The end of September was a quiet time in Yellowstone National Park, and beautiful beyond words. Warm days, cold nights, golden aspen mixed among the dark ridges of pine.
Even though it is a national park with complicated and historically shifting meanings, Yellowstone is many other places as well.
Visitors who delight in nature and stunning scenery at places like Acadia National Park often do not realize their aesthetic debt to Protestant reformer and theologian John Calvin.
Acadia National Park has become infested with an epidemic of automobiles, but many visitors escape the traffic on the refurbished carriage roads where they can enjoy the park by equine-powered carriages, on foot or bicycle.
An ancient pictograph in a place called Tsegi, what is now Canyon de Chelly National Monument, shows people chasing animals over a hill or maybe a rainbow.
America has long been confused about whether nature is for us to adore and enjoy, or for us to profit from. This confusion has been painfully clear in our divisive attitudes toward national parks.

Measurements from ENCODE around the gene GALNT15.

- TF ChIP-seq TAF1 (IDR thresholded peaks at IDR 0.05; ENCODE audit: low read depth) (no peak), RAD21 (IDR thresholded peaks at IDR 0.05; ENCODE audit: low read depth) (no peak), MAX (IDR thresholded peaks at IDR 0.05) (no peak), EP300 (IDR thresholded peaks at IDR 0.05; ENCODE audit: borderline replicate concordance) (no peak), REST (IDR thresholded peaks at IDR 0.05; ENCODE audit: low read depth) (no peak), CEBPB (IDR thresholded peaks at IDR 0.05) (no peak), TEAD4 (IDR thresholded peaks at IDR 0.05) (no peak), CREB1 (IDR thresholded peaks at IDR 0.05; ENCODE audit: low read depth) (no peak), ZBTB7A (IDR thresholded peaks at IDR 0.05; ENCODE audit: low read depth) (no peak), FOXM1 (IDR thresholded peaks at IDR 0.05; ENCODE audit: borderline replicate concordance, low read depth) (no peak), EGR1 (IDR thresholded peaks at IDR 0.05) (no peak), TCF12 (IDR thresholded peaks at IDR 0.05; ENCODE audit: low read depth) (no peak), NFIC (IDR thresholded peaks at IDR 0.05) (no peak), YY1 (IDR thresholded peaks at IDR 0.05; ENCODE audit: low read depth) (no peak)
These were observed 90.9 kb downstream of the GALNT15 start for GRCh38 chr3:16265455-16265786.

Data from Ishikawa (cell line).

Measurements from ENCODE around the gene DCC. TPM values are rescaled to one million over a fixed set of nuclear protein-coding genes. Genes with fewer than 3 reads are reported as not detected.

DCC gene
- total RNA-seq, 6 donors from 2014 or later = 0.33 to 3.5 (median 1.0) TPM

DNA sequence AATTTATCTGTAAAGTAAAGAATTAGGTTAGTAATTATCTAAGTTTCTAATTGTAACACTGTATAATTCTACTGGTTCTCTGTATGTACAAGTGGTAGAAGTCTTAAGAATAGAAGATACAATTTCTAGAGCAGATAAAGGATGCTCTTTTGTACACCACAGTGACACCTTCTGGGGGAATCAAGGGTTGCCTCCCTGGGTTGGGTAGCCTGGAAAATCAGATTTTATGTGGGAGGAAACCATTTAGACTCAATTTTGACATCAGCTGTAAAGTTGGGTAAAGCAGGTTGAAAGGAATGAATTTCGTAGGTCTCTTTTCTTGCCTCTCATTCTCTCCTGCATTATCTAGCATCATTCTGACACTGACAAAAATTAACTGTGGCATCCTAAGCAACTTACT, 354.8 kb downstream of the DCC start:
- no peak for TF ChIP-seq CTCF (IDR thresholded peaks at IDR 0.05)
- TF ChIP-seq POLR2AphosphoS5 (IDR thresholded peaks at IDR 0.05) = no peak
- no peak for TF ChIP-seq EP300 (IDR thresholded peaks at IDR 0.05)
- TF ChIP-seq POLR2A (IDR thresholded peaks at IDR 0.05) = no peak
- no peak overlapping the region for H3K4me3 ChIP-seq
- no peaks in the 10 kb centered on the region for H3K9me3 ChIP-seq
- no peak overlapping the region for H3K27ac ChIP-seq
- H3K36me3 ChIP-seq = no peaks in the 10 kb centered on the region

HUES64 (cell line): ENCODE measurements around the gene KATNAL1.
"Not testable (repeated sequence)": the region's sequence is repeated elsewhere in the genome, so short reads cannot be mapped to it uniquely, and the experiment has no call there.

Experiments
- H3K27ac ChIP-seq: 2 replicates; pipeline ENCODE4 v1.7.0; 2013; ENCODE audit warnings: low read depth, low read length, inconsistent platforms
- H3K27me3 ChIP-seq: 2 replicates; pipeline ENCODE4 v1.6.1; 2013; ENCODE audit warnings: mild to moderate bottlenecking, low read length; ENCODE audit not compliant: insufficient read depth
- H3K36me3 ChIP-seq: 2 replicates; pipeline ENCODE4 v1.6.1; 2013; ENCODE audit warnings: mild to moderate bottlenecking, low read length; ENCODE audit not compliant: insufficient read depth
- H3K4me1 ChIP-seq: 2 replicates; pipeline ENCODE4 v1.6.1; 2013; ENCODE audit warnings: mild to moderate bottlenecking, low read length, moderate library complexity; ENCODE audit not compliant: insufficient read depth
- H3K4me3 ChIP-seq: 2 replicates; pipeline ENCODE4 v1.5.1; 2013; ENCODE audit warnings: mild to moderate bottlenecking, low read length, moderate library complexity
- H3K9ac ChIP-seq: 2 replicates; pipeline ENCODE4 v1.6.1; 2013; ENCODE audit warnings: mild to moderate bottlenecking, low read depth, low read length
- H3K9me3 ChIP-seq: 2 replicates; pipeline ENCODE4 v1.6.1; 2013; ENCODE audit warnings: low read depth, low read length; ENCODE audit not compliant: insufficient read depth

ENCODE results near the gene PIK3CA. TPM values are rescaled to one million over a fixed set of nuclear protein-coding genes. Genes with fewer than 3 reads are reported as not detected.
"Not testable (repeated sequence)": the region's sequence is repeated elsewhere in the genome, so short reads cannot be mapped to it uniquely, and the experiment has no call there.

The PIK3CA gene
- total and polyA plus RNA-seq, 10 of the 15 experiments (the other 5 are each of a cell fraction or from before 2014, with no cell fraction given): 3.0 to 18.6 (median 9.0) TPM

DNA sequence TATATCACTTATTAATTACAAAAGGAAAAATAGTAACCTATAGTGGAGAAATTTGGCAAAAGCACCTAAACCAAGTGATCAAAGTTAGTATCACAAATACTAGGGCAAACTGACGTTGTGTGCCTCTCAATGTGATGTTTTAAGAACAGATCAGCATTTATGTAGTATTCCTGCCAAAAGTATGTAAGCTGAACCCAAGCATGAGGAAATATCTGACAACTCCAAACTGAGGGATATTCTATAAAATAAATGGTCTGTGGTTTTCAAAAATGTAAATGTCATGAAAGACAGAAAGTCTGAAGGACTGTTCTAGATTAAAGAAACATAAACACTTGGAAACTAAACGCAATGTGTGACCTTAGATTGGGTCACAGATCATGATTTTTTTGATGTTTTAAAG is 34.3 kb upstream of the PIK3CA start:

Cars have been both a blessing and a curse for national parks. They are how most of us get to the places we love, but they also hurt the places we love.
National parks and the entire history of American environmentalism originate in the same traditions that produced much of evangelical Christianity in America.
Acadia National Park offers unique attractions that have made it a premier destination, and, despite my initial ambivalence, I am glad to have gone there. It is a treasure not to be missed.
Spider rock stands as a two-headed spire that rests motionless on its ancient pedestal, like petrified arms stretching upward toward the canyon’s rim. Inside Canyon de Chelly on the Navajo Nation, the lithic monument figures into Diné mythic history. ♨
Review of Permanent Vacation: Twenty Writers on Work and Life in Our National Parks, edited by Kim Wyatt (Bona Fide Books, 2011), an assortment of short recollections by writers who lived and worked in national parks. Sometimes adventurous, even frightening, often poetic, this collection offers intimate views rarely experienced by the millions who enjoy American national parks each year. ♨
San Antonio’s Spanish colonial missions attract local residents, tourists, and others. As the Alamo City approaches its tri-centennial celebration, this may be an apt time for some collective reflection on the importance and value of the historic missions. New possibilities are in the making in this place once called Yanaguana, a place that has become a busy modern city in an uncertain world. ♨